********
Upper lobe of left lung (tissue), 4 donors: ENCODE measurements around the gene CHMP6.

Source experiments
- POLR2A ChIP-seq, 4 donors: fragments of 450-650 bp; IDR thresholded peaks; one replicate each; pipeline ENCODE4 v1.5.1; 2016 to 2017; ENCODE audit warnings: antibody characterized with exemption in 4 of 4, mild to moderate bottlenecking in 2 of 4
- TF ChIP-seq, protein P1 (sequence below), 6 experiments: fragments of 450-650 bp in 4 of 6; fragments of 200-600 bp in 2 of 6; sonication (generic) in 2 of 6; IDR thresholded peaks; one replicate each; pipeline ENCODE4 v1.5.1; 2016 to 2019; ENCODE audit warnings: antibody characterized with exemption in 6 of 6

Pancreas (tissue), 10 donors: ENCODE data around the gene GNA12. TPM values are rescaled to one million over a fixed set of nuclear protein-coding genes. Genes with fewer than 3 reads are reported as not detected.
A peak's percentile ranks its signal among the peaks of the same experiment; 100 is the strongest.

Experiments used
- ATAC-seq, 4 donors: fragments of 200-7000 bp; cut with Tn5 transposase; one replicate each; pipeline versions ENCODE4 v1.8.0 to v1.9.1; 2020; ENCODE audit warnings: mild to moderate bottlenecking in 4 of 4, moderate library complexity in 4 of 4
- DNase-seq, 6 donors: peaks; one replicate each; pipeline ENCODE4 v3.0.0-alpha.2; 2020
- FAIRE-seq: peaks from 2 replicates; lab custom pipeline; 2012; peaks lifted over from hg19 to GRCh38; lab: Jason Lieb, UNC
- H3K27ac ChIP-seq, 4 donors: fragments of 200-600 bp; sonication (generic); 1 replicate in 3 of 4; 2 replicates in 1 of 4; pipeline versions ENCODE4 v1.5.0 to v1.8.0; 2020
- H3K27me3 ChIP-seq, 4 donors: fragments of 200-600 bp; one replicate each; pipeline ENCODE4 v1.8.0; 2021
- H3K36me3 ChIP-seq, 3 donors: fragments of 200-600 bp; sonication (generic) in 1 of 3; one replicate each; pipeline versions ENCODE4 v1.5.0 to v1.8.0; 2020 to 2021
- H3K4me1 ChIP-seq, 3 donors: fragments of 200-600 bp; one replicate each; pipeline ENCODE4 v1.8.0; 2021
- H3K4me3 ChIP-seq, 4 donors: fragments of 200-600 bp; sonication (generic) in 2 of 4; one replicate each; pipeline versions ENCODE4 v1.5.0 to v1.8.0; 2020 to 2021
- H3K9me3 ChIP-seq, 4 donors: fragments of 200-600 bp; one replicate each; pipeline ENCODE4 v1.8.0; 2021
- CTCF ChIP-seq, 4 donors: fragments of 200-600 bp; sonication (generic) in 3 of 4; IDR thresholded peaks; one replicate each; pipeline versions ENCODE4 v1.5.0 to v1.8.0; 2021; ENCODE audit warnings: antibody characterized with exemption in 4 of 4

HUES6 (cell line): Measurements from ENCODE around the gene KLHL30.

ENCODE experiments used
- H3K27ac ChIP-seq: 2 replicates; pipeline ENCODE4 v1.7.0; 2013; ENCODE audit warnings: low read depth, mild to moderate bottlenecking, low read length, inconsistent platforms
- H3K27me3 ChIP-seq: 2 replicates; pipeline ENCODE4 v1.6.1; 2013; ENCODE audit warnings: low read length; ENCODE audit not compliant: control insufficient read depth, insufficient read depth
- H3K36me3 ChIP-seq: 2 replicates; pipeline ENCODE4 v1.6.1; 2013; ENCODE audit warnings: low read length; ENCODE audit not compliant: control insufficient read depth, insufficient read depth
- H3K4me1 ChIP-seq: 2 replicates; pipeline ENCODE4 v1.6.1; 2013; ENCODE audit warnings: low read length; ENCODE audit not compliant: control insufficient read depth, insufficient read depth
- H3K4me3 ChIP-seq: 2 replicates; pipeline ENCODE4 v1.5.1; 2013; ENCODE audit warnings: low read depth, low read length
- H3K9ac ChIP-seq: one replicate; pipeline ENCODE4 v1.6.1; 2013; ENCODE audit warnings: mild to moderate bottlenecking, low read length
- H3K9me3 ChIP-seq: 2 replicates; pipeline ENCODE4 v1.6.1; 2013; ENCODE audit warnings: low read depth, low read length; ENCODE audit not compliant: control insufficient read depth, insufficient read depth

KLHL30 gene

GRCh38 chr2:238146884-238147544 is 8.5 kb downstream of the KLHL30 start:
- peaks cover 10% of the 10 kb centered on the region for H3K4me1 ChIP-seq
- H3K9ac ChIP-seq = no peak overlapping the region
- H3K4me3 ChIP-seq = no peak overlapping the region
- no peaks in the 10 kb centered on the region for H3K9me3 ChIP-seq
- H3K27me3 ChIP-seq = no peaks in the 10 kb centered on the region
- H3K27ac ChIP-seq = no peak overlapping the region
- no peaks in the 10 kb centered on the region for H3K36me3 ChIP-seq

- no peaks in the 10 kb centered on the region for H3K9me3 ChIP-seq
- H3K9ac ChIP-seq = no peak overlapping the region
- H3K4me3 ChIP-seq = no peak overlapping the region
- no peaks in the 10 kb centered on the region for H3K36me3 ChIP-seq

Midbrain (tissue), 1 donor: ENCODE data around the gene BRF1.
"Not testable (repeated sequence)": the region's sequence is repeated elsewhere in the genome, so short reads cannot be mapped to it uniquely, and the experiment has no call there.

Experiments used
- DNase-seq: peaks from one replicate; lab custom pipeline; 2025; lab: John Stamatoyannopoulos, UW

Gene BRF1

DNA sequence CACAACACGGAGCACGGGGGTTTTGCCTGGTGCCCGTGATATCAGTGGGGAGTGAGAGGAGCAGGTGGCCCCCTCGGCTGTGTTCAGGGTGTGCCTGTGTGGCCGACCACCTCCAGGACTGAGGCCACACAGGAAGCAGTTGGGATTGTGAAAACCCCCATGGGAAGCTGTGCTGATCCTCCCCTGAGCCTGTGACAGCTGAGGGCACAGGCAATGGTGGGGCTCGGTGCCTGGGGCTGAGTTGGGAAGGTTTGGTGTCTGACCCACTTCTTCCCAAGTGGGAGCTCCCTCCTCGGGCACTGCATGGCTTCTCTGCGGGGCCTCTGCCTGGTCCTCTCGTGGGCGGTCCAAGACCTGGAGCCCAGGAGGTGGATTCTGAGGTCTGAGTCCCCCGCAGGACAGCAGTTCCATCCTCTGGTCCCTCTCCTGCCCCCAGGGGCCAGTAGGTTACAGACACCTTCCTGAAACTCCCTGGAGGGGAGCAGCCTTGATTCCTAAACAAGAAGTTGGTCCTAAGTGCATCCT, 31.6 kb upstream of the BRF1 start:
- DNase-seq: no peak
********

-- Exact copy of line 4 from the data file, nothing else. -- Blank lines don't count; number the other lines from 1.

- TF ChIP-seq, protein P1 (sequence below), 6 experiments: fragments of 450-650 bp in 4 of 6; fragments of 200-600 bp in 2 of 6; sonication (generic) in 2 of 6; IDR thresholded peaks; one replicate each; pipeline ENCODE4 v1.5.1; 2016 to 2019; ENCODE audit warnings: antibody characterized with exemption in 6 of 6